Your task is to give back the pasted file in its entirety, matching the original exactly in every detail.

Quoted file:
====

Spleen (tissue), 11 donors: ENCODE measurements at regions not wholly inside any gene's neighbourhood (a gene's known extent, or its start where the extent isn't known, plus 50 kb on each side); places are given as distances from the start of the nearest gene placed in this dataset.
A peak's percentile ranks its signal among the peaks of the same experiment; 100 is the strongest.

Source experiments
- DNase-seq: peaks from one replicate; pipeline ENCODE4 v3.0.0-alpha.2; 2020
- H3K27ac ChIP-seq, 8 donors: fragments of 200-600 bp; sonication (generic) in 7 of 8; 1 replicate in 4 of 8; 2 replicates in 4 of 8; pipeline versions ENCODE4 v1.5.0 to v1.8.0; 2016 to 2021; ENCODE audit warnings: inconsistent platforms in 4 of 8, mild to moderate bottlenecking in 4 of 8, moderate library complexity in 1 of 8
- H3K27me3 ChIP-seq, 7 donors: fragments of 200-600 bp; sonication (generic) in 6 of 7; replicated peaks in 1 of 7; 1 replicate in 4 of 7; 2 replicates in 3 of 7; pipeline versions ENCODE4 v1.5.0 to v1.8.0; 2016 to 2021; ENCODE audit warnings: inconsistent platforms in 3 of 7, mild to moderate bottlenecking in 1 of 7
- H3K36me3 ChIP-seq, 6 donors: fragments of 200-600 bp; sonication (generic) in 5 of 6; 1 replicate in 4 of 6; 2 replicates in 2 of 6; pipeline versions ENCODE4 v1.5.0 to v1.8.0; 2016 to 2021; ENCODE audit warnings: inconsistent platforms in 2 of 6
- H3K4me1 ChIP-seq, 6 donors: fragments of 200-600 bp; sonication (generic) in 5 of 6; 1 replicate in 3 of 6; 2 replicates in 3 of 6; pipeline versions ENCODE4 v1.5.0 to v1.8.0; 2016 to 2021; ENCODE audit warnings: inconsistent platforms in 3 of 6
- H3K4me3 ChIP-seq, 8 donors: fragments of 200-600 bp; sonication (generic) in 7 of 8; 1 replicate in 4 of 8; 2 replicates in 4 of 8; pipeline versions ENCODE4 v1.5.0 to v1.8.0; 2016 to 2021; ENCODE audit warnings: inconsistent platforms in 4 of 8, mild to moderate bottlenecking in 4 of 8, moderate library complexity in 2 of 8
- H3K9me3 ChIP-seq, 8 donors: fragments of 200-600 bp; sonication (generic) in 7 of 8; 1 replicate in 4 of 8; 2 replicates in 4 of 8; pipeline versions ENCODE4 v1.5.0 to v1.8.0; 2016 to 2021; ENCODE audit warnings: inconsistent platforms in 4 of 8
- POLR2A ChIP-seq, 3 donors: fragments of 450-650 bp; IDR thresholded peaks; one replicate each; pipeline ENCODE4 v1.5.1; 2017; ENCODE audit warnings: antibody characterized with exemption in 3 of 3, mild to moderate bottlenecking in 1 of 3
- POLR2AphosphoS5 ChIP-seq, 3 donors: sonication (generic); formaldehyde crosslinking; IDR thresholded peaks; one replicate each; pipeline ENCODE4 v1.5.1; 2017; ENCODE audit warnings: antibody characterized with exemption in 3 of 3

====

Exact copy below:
Spleen (tissue), 11 donors: ENCODE measurements at regions not wholly inside any gene's neighbourhood (a gene's known extent, or its start where the extent isn't known, plus 50 kb on each side); places are given as distances from the start of the nearest gene placed in this dataset.
A peak's percentile ranks its signal among the peaks of the same experiment; 100 is the strongest.

Source experiments
- DNase-seq: peaks from one replicate; pipeline ENCODE4 v3.0.0-alpha.2; 2020
- H3K27ac ChIP-seq, 8 donors: fragments of 200-600 bp; sonication (generic) in 7 of 8; 1 replicate in 4 of 8; 2 replicates in 4 of 8; pipeline versions ENCODE4 v1.5.0 to v1.8.0; 2016 to 2021; ENCODE audit warnings: inconsistent platforms in 4 of 8, mild to moderate bottlenecking in 4 of 8, moderate library complexity in 1 of 8
- H3K27me3 ChIP-seq, 7 donors: fragments of 200-600 bp; sonication (generic) in 6 of 7; replicated peaks in 1 of 7; 1 replicate in 4 of 7; 2 replicates in 3 of 7; pipeline versions ENCODE4 v1.5.0 to v1.8.0; 2016 to 2021; ENCODE audit warnings: inconsistent platforms in 3 of 7, mild to moderate bottlenecking in 1 of 7
- H3K36me3 ChIP-seq, 6 donors: fragments of 200-600 bp; sonication (generic) in 5 of 6; 1 replicate in 4 of 6; 2 replicates in 2 of 6; pipeline versions ENCODE4 v1.5.0 to v1.8.0; 2016 to 2021; ENCODE audit warnings: inconsistent platforms in 2 of 6
- H3K4me1 ChIP-seq, 6 donors: fragments of 200-600 bp; sonication (generic) in 5 of 6; 1 replicate in 3 of 6; 2 replicates in 3 of 6; pipeline versions ENCODE4 v1.5.0 to v1.8.0; 2016 to 2021; ENCODE audit warnings: inconsistent platforms in 3 of 6
- H3K4me3 ChIP-seq, 8 donors: fragments of 200-600 bp; sonication (generic) in 7 of 8; 1 replicate in 4 of 8; 2 replicates in 4 of 8; pipeline versions ENCODE4 v1.5.0 to v1.8.0; 2016 to 2021; ENCODE audit warnings: inconsistent platforms in 4 of 8, mild to moderate bottlenecking in 4 of 8, moderate library complexity in 2 of 8
- H3K9me3 ChIP-seq, 8 donors: fragments of 200-600 bp; sonication (generic) in 7 of 8; 1 replicate in 4 of 8; 2 replicates in 4 of 8; pipeline versions ENCODE4 v1.5.0 to v1.8.0; 2016 to 2021; ENCODE audit warnings: inconsistent platforms in 4 of 8
- POLR2A ChIP-seq, 3 donors: fragments of 450-650 bp; IDR thresholded peaks; one replicate each; pipeline ENCODE4 v1.5.1; 2017; ENCODE audit warnings: antibody characterized with exemption in 3 of 3, mild to moderate bottlenecking in 1 of 3
- POLR2AphosphoS5 ChIP-seq, 3 donors: sonication (generic); formaldehyde crosslinking; IDR thresholded peaks; one replicate each; pipeline ENCODE4 v1.5.1; 2017; ENCODE audit warnings: antibody characterized with exemption in 3 of 3